Scientists may be asked to investigate recordings for a number of reasons. For example, authorities might want to know if a tape has been copied or taped over a number of times. The heart of the new detection system is an array of 64 customized magnetic sensors, or read heads, which the NIST team placed in a regular audiotape deck. As a tape is played, these sensors detect changes in the magnetic data, which is then converted to an image by software on a connected computer. Playing a new tape that has been used just once results in a predictable, uninterrupted pattern. A tape that has been erased or had portions rerecorded, however, displays characteristic marks that let investigators know it has been tampered with. We are the first to implement real-time magnetic imaging of audiotapes, NIST project leader David Pappas says, and now, users can listen to the tape at the same time [that it's being analyzed].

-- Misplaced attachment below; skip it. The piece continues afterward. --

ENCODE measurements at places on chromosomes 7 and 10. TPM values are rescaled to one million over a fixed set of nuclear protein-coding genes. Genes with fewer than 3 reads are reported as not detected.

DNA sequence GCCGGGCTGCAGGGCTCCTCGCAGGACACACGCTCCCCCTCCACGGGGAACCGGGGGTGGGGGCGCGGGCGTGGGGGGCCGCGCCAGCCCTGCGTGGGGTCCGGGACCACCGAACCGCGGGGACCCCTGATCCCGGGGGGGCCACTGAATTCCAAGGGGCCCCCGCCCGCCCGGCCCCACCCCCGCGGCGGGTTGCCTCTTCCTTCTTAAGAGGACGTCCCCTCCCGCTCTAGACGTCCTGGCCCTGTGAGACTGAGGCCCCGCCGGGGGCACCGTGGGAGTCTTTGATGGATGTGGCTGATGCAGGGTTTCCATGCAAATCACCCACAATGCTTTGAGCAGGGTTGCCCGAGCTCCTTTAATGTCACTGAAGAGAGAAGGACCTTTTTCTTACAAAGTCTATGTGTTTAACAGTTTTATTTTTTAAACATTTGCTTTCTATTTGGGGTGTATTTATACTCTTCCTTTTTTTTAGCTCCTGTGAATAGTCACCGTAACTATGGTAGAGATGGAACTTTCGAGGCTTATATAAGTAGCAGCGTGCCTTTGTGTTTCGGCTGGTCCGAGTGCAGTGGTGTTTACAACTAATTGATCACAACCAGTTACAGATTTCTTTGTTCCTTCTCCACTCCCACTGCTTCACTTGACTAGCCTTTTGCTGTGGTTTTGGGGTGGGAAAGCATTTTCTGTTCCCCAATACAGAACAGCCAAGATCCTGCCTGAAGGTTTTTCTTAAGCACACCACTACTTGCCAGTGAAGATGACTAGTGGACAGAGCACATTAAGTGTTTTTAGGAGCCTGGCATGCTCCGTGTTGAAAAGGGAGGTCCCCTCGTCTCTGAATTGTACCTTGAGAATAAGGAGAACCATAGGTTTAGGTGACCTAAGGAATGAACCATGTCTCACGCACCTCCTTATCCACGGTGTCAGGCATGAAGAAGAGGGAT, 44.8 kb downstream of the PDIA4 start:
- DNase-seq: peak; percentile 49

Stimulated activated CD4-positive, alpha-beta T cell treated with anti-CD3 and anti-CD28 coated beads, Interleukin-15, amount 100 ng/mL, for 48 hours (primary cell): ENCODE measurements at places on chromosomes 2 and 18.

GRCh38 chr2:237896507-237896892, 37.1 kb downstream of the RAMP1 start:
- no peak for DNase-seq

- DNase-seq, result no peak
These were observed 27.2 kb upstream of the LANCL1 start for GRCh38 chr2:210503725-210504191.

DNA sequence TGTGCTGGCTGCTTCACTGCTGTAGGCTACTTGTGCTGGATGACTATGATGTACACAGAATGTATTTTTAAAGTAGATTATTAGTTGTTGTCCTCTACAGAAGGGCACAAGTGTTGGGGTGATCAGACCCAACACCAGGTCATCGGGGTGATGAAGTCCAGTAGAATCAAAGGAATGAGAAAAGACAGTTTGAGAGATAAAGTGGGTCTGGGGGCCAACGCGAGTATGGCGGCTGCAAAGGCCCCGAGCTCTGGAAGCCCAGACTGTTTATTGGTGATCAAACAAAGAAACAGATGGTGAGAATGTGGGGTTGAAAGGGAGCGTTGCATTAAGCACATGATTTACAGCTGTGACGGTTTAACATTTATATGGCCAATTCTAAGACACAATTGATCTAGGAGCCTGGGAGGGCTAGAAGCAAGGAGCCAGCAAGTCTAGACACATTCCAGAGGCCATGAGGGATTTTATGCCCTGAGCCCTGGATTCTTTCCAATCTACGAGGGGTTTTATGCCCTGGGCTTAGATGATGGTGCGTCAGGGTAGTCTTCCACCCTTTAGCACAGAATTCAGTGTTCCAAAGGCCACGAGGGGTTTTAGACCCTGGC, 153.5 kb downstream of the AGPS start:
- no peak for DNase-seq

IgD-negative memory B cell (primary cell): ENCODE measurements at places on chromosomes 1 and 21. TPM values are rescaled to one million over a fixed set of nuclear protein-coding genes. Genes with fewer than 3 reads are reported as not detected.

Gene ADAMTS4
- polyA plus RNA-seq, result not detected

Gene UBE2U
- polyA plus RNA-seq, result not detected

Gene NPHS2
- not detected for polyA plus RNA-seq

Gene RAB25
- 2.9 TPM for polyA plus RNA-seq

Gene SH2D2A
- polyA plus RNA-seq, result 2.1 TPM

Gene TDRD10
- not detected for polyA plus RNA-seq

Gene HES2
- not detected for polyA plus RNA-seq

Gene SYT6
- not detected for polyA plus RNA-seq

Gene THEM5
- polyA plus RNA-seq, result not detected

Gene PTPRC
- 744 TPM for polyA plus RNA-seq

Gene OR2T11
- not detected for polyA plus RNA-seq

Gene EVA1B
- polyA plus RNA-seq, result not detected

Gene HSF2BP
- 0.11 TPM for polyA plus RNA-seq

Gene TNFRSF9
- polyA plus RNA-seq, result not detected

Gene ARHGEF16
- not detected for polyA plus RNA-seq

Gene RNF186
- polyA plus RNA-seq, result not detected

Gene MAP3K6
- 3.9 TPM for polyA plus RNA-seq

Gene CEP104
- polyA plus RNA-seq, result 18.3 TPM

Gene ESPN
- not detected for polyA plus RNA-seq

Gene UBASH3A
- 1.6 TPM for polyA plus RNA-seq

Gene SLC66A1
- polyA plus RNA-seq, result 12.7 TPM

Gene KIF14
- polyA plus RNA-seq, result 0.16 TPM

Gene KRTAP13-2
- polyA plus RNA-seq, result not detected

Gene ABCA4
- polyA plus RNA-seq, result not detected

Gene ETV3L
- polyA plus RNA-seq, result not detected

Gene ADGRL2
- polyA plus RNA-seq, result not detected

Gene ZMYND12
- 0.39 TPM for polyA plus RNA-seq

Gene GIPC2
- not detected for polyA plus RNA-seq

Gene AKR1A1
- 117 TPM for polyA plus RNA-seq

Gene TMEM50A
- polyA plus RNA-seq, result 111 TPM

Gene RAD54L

The software can also produce a 3-D image of any smudges it finds. In the picture above, for example, the right side shows an uninterrupted audio test pattern, whereas the left side depicts where a recording was stopped. Although stringent testing of the new technique is necessary before it will be validated for use as a forensics tool to analyze evidence at the FBI, the approach has the benefit of being noninvasive, unlike methods that involve applying magnetically sensitive fluids onto the tape, Pappas points out. The team is also working on a second system with 256 sensors, which will produce images with a 400 percent increase in resolution.